I've seen things you people wouldn't believe. Attack ships on fire off the shoulder of Orion. I watched C-beams glitter in the dark near the Tannhauser gate. All those moments will be lost in time, like tears in rain. Time to die.

#4 Dreddnafious Maelstrom   Members   -  Reputation: 579

Posted 12 February 2011 - 08:48 AM


If GAE restrictions don't cause an issue with your application then it's hard(impossible) to beat.

Pro's versus EC2:

1) You only pay for the part you use, including bandwidth, process time, datastore etc.. EC2 bills you for the number of instances you have access to.

2) No admin - really, none. EC2 is closer to the metal and thus requires the typical set up and admin.

3) Automatically scales. New server power spins up as your users consume it. You_must_do_nothing. EC2 requires you to log in and spin up additional capacity.


Cons versus EC2:

1) Python or Java server-side only. EC2 supports most every framework.

2) https requires the .appspot sub-domain in the url.

3) there's a dearth of good frameworks for GAE while EC2 is compatible with most of the mainstream frameworks.

4) you can't write to files on GAE, datastore, cookies, and memcache are your writeables. EC2 doesn't have this restriciton.

5) GAE does not have a relational datastore. This requires a rethink of how you structure your data and also limits your data access layer to either built in classes or GQL. EC2 supports all the typical DAL's.

6) No service level agreement.

This list is hardly exhaustive. I'm a fan of GAE. It requires a re-think of your development and workflow but this also allows it to scale massively.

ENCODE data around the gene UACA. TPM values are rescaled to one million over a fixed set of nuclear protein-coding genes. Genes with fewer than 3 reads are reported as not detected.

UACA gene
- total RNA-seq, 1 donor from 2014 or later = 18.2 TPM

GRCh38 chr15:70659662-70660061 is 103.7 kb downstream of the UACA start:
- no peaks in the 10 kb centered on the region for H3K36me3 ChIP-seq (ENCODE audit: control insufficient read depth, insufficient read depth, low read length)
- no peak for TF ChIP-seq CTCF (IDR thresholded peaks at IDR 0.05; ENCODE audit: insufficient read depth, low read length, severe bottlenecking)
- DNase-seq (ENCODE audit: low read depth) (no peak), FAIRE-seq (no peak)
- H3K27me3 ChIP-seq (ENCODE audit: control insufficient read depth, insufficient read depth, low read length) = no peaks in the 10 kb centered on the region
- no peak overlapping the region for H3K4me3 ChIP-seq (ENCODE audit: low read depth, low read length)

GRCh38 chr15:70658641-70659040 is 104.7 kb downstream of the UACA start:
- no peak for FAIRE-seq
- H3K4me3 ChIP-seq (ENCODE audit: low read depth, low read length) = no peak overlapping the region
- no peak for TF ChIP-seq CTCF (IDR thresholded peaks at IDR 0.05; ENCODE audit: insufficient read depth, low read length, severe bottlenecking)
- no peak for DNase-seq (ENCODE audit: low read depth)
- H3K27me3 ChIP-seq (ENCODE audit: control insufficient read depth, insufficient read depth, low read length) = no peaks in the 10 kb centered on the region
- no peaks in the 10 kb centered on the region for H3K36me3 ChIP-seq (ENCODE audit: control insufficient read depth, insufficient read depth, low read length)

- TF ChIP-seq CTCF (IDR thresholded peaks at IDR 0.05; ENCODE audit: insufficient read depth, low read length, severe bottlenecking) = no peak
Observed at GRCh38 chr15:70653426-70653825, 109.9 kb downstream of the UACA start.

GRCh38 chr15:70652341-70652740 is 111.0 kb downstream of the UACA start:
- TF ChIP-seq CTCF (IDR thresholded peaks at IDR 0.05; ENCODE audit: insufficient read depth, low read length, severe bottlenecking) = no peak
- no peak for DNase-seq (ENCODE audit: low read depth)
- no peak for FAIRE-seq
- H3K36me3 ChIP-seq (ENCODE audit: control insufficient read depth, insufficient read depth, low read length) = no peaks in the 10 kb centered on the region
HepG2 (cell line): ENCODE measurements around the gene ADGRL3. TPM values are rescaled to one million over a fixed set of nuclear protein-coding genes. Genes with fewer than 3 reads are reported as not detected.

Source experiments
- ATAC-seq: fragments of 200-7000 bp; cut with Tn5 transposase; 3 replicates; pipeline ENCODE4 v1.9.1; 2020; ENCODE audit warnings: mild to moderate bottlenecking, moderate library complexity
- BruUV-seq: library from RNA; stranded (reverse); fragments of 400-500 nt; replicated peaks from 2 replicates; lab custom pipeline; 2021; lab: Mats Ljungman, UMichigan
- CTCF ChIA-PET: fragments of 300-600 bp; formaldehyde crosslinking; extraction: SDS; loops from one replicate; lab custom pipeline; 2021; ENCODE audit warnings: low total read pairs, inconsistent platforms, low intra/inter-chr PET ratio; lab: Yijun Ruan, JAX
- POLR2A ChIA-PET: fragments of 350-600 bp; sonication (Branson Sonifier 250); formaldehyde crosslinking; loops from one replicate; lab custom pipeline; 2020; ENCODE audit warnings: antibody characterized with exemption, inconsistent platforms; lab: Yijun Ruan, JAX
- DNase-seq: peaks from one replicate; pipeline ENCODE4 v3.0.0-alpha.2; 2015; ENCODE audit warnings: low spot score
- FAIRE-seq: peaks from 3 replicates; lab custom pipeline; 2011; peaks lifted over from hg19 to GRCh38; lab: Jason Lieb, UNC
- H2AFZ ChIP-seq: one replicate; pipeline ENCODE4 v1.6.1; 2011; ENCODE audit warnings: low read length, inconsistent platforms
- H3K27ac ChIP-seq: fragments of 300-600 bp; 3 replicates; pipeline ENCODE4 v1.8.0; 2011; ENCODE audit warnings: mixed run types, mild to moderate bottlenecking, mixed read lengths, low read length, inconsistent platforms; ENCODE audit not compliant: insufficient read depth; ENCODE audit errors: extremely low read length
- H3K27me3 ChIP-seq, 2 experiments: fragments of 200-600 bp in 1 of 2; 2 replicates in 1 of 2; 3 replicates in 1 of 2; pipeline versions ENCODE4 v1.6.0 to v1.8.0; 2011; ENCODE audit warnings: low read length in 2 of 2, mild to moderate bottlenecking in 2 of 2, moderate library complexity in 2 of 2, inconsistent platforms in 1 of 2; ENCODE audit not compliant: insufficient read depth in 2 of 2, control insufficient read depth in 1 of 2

Thanks a lot Dreddnafious, very helpful.

Do you know any good forum where I can ask cloud computing question? I mean, a general forum, I already know Amazon and GAE forums.

Thanks.


I don't know one in particular. Were I you I'd go to stack overflow and/or hacker news and ask whatever questions you had to their site specific search.

That should get your questions answered as well as provide tons of links to read regarding the subject.
"Let Us Now Try Liberty"-- Frederick Bastiat

#5 Antheus   Members   -  Reputation: 2397

Posted 12 February 2011 - 09:03 AM

but this also allows it to scale massively.


Just beware of the cost. If it scales massively, GAE will bankrupt you. And as always, there is no free lunch. For anything "massively", nothing will scale just out of box. Most cases where such scaling is talked about would run quite happily on a single multi-core box on a dedicated server.

Another thing to consider is that in case of problems with GAE, unless you're a big customer, you're likely out of luck. Amazon tends to be somewhat better.

#6 Dreddnafious Maelstrom   Members   -  Reputation: 579

Posted 12 February 2011 - 02:55 PM


but this also allows it to scale massively.


Just beware of the cost. If it scales massively, GAE will bankrupt you. And as always, there is no free lunch. For anything "massively", nothing will scale just out of box. Most cases where such scaling is talked about would run quite happily on a single multi-core box on a dedicated server.

Another thing to consider is that in case of problems with GAE, unless you're a big customer, you're likely out of luck. Amazon tends to be somewhat better.


Not to pick a fight but that's counter to the information I have in both regards. GAE is cheaper than EC2 in every meaningful metric. It does "just scale" out of the box. There are some development hurdles to over come because the topology requires you to alter your workflow such that it WILL scale.

I did mention no SLA, it's a decision you have to get comfortable with before you decide to go GAE.
"Let Us Now Try Liberty"-- Frederick Bastiat

#7 BeanDog   Members   -  Reputation: 1063

Posted 13 February 2011 - 04:32 PM

I'm running LucidChart (see sig) on EC2. Here are a few pro's from an active fan of EC2 with a few years' experience in it: